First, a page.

A Senate committee postponed a vote on plan to restructure the way electricity customers pay for new power plants when the author of a late-appearing amendment, Sen. Bill Montford, D-Tallahassee, withdrew it.
The amendment, proposed to be tucked into a clean energy bill, would make it easier for Florida's electric companies to raise rates to pay for modernizing or building their power plants. Florida Power & Light currently has a proposal before state regulators to allow it to spend $1.1 billion to modernize its Port Everglades power plant.
"There's been a lot of mischaracterization and that has caused some confusion,'' said Mike Sole, lobbyist with Florida Power & Light, after the Senate Agriculture Committee postponed a vote on the amendment.
The proposal would allow utility companies to bypass the traditional rate case before the Public Service Commission for certain construction projects, and instead receive an "incremental adjustment to base rates."
Sole, a former secretary for the Department of Environmental Regulation, argues it will ultimately save customers money because it streamlines the oversight process and will avoid the $4 million cost of putting on a rate case. "There still will be rate cases,'' he said. "The question is, should we mandate rate cases?"
But Jon Moyle, a lawyer and lobbyist for the Florida Industrial Power Users Group, disagreed that the new method will save customers money because it would "limit the ability of the commission to consider all relevant things."
"We see the amendment as a one way street to a rate increase,'' he said, noting that it will prevent regulators from exploring all expenses and revenues, especially those the companies wants to keep out of the limelight. "When you're asking for $1 billion, the $3-5 million in rate case expenses -- that's worth it."
During the 2009-10 rate case, for example, Moyle successfully forced the commission to examine the FPL's executive compensation package, use of private airplanes and helicopters and other costs. The PSC ultimately rejected FPL's request for a $1 billion rate increase that year.
Sole said that if the PSC agrees there is a need for the new plants, it will pass along the cost to customers anyway. "The controversy is with all these other issues,'' he said.
Moyle said the other issues won't get the attention they deserve because this will "make rate cases very few and far between."
The bill next moves to the budget committee and Sole left open the possibility that FPL will continue to pursue the amendment. "I still think it's a smart proposal,'' he said. "This proposal legitimately saves customers money, and it saves taxpayers money.''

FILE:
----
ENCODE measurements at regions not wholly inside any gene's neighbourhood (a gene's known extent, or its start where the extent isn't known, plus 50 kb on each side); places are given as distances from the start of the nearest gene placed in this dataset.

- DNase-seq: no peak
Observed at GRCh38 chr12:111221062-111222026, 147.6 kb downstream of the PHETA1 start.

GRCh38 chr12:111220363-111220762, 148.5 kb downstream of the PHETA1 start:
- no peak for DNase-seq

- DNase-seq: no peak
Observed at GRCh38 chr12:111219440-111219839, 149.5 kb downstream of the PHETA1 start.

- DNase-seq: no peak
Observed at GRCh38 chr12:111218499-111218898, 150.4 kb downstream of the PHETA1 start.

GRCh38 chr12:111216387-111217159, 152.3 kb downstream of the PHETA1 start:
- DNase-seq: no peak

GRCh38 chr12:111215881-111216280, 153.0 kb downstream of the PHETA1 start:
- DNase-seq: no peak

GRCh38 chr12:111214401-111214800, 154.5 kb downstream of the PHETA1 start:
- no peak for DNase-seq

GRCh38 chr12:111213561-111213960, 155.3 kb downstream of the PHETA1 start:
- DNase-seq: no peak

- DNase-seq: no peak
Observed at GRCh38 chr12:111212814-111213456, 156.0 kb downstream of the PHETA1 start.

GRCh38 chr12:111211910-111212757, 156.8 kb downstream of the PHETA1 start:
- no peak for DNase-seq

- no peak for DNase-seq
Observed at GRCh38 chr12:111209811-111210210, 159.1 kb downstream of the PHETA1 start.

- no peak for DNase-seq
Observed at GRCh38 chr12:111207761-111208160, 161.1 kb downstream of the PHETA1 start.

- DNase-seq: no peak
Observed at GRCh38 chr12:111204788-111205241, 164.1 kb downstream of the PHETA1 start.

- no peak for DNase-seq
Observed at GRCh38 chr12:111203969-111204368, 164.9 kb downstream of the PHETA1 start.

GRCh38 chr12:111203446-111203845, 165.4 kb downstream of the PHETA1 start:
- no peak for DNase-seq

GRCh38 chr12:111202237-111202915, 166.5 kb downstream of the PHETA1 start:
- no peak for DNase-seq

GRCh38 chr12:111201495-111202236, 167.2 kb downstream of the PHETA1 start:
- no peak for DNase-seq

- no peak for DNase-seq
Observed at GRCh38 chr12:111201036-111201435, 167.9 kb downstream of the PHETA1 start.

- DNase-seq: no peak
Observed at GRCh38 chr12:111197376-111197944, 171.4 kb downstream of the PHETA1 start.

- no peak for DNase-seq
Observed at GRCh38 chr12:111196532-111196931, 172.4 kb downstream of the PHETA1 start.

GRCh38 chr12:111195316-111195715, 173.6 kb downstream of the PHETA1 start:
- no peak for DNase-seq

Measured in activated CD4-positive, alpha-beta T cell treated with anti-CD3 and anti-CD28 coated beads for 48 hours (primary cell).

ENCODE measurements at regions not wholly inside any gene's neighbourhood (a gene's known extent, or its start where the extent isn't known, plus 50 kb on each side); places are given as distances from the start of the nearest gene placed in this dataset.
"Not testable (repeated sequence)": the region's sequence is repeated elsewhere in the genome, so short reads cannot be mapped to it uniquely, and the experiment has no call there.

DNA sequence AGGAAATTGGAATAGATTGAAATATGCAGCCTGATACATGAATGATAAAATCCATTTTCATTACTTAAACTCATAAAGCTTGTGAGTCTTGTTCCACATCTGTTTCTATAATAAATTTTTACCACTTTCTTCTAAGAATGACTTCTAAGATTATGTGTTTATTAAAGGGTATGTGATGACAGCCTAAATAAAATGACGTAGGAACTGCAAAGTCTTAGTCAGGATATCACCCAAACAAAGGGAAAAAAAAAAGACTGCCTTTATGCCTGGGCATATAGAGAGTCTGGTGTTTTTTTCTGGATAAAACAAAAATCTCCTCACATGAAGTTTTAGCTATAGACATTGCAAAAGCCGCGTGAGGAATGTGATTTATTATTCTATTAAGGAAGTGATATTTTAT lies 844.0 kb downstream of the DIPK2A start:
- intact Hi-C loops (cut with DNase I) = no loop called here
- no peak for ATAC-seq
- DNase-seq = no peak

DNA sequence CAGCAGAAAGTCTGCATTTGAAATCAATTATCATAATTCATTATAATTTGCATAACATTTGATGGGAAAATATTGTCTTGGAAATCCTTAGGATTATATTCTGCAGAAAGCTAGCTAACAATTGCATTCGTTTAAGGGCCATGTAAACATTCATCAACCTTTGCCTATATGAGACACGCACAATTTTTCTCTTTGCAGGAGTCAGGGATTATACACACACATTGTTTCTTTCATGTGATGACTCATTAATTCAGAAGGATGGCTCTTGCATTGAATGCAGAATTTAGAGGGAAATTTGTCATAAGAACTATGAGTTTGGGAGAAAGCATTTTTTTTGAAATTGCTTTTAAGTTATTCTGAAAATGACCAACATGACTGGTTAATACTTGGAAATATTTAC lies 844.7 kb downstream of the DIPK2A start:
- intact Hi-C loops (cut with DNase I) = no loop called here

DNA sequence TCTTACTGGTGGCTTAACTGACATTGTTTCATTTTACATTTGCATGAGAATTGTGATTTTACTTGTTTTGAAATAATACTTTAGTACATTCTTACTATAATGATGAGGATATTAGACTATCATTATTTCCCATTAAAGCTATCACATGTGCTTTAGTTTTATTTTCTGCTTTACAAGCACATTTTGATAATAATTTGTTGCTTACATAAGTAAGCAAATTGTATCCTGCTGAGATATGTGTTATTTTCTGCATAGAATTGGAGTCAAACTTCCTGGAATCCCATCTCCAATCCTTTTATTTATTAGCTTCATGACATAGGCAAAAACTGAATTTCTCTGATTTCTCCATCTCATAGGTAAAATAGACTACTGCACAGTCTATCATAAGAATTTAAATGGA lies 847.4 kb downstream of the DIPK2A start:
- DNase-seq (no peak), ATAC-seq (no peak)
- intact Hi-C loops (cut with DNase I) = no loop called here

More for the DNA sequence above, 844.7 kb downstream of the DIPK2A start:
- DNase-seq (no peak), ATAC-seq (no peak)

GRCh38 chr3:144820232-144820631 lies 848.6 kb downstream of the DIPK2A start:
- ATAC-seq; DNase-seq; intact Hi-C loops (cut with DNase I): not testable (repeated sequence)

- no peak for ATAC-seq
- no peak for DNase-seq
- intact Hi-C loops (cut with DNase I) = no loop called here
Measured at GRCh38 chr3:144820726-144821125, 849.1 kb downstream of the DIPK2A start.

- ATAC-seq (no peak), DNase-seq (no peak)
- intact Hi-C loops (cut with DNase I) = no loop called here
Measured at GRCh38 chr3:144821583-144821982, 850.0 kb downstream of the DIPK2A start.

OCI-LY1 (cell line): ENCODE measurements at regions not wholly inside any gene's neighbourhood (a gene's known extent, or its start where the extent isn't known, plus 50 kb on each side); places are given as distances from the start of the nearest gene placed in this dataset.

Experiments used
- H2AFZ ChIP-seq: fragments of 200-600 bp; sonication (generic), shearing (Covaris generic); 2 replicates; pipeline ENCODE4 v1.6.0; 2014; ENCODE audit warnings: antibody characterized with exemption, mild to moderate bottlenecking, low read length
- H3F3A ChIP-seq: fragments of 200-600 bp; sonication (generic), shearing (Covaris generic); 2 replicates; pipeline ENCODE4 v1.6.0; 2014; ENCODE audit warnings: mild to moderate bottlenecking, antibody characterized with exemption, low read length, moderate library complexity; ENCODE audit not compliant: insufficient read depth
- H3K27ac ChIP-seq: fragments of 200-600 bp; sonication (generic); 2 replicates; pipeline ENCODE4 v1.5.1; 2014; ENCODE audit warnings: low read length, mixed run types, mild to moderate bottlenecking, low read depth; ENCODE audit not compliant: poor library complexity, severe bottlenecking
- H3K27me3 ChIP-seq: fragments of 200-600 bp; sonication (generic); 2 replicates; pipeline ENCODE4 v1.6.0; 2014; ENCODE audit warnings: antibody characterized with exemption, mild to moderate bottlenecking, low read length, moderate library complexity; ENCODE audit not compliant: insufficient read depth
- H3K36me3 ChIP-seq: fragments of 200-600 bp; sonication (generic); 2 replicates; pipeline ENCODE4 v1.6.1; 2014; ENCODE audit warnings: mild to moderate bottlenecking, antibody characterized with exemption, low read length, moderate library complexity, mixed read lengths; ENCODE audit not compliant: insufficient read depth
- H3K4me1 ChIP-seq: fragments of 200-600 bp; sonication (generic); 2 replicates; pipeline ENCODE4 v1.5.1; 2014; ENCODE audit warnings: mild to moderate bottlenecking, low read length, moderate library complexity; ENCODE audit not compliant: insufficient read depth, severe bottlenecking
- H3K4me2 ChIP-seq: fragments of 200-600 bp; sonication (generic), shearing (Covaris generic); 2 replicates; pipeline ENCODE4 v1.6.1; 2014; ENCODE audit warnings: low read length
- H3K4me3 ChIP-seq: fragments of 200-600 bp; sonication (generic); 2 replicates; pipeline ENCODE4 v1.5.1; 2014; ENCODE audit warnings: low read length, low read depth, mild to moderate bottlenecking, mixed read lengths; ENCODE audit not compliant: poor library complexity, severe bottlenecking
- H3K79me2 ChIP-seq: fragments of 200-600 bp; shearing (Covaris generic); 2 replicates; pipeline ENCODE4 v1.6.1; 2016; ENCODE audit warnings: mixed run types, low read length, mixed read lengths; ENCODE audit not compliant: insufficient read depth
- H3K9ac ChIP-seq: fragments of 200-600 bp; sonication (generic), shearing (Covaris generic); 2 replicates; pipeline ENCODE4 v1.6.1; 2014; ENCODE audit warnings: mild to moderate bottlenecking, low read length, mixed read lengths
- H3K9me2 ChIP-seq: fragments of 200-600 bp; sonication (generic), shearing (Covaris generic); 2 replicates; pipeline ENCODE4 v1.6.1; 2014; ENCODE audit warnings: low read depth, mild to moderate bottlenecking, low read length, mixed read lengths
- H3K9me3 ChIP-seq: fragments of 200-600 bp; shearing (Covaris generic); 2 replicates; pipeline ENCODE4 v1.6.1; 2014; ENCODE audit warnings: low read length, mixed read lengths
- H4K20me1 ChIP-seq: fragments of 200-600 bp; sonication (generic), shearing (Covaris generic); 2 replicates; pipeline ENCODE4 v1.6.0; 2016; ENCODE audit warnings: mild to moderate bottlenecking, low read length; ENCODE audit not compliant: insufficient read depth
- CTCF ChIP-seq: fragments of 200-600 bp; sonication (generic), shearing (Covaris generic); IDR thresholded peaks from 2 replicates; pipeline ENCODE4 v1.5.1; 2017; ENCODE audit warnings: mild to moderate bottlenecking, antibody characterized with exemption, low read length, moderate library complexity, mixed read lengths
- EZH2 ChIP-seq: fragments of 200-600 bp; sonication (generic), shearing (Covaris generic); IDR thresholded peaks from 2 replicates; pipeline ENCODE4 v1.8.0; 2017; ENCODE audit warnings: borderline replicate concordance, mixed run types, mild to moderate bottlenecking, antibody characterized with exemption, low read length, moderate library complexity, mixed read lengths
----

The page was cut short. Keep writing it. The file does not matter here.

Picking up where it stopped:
Update: FPL spokesman Mark Bubriski offered these counterpoints to our our post from this morning:
Paragraph #2: "filed ... moments before the amendment deadline"
This is very misleading:
* Fails to mention that the "deadline" you're referring to was only for amendments to be heard by the Committee on Agriculture in its meeting today
* There's clearly plenty of time for additional amendments to be filed, and Senator Montford actually withdrew the amendment this morning to ensure interested parties had ample time to review it
Paragraph #3: "Translation: the legislature would order the utilty (sic) regulators to impose the added cost to utility bills; the PSC would just decide how much"
This is false:
* The amendment does NOT reduce the oversight authority or responsibility of the Florida Public Service Commission (PSC) in any way, shape or form. It provides the same consumer safeguards as currently exist
* It would simply eliminate the requirement to conduct a redundant proceeding as long as the utility completes construction of a new high-efficiency power plant in line with the original estimate as reviewed and approved by the PSC through the required need determination proceeding
* And in the event that a utility's construction costs exceed the original approved estimate, the amendment ensures that none of those costs are passed on to customers without further PSC review and subsequent approval
Paragraph #4: "[The bill] could allow FPL - or any other eligible utility - to avoid a prolonged and contested rate proceeding"
Not accurate and very misleading:
* Ignores the fact that the estimate is subject to a contested proceeding and that any costs incurred above the estimate would be subject to an additional hearing before being included in customer rates
* Ignores the fact that "prolonged and contested rate proceedings" are exceedingly expensive for everyone involved, including taxpayers and utility customers